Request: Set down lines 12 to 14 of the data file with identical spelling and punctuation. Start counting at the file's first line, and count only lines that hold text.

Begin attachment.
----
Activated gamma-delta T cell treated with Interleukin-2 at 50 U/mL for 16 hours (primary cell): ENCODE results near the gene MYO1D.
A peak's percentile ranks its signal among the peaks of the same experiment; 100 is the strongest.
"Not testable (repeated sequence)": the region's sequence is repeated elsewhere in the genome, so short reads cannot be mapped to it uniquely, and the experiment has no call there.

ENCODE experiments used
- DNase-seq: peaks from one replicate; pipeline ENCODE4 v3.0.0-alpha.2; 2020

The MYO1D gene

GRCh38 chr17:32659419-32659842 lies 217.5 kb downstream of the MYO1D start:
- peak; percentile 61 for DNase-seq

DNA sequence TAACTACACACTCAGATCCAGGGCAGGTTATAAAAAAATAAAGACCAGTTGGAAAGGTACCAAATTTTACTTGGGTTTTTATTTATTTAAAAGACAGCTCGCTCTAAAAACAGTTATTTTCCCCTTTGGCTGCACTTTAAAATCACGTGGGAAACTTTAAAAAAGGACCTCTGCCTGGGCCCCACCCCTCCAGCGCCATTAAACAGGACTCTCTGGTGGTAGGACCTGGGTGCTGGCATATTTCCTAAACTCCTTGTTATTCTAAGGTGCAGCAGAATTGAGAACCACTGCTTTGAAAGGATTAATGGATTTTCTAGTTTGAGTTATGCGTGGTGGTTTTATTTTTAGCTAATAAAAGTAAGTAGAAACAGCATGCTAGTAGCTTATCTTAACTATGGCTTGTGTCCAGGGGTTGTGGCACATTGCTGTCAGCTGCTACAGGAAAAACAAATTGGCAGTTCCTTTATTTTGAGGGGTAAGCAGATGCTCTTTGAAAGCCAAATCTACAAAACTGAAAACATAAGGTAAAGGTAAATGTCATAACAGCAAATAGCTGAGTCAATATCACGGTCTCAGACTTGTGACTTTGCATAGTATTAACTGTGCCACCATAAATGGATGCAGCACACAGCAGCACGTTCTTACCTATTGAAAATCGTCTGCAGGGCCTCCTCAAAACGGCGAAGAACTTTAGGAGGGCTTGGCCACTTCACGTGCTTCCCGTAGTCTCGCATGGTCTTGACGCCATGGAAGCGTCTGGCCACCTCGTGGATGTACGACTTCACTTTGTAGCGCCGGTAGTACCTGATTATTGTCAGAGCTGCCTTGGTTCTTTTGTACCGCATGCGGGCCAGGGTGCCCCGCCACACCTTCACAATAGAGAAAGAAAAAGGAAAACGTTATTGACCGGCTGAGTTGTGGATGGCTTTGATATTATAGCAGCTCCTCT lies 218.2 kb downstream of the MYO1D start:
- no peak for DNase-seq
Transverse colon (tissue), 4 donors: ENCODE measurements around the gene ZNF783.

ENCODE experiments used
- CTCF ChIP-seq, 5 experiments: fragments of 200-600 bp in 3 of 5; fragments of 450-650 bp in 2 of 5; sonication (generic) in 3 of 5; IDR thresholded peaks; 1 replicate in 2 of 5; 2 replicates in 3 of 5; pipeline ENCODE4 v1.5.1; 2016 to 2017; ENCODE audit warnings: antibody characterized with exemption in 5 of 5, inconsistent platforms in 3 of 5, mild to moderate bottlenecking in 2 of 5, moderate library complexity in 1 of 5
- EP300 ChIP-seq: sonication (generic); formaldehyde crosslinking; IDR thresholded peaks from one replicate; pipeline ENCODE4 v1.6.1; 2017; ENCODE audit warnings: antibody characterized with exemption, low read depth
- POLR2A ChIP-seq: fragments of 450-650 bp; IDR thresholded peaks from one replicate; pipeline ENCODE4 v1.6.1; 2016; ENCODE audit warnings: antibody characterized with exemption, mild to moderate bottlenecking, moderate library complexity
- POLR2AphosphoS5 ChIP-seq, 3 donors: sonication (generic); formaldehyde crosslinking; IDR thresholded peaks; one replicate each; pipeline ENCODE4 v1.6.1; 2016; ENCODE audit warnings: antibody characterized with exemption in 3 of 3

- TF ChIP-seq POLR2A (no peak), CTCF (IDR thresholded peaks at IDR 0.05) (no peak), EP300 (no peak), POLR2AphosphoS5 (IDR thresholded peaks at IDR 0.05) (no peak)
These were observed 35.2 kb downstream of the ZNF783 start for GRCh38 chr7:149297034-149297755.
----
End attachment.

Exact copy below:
ENCODE experiments used
- CTCF ChIP-seq, 5 experiments: fragments of 200-600 bp in 3 of 5; fragments of 450-650 bp in 2 of 5; sonication (generic) in 3 of 5; IDR thresholded peaks; 1 replicate in 2 of 5; 2 replicates in 3 of 5; pipeline ENCODE4 v1.5.1; 2016 to 2017; ENCODE audit warnings: antibody characterized with exemption in 5 of 5, inconsistent platforms in 3 of 5, mild to moderate bottlenecking in 2 of 5, moderate library complexity in 1 of 5
- EP300 ChIP-seq: sonication (generic); formaldehyde crosslinking; IDR thresholded peaks from one replicate; pipeline ENCODE4 v1.6.1; 2017; ENCODE audit warnings: antibody characterized with exemption, low read depth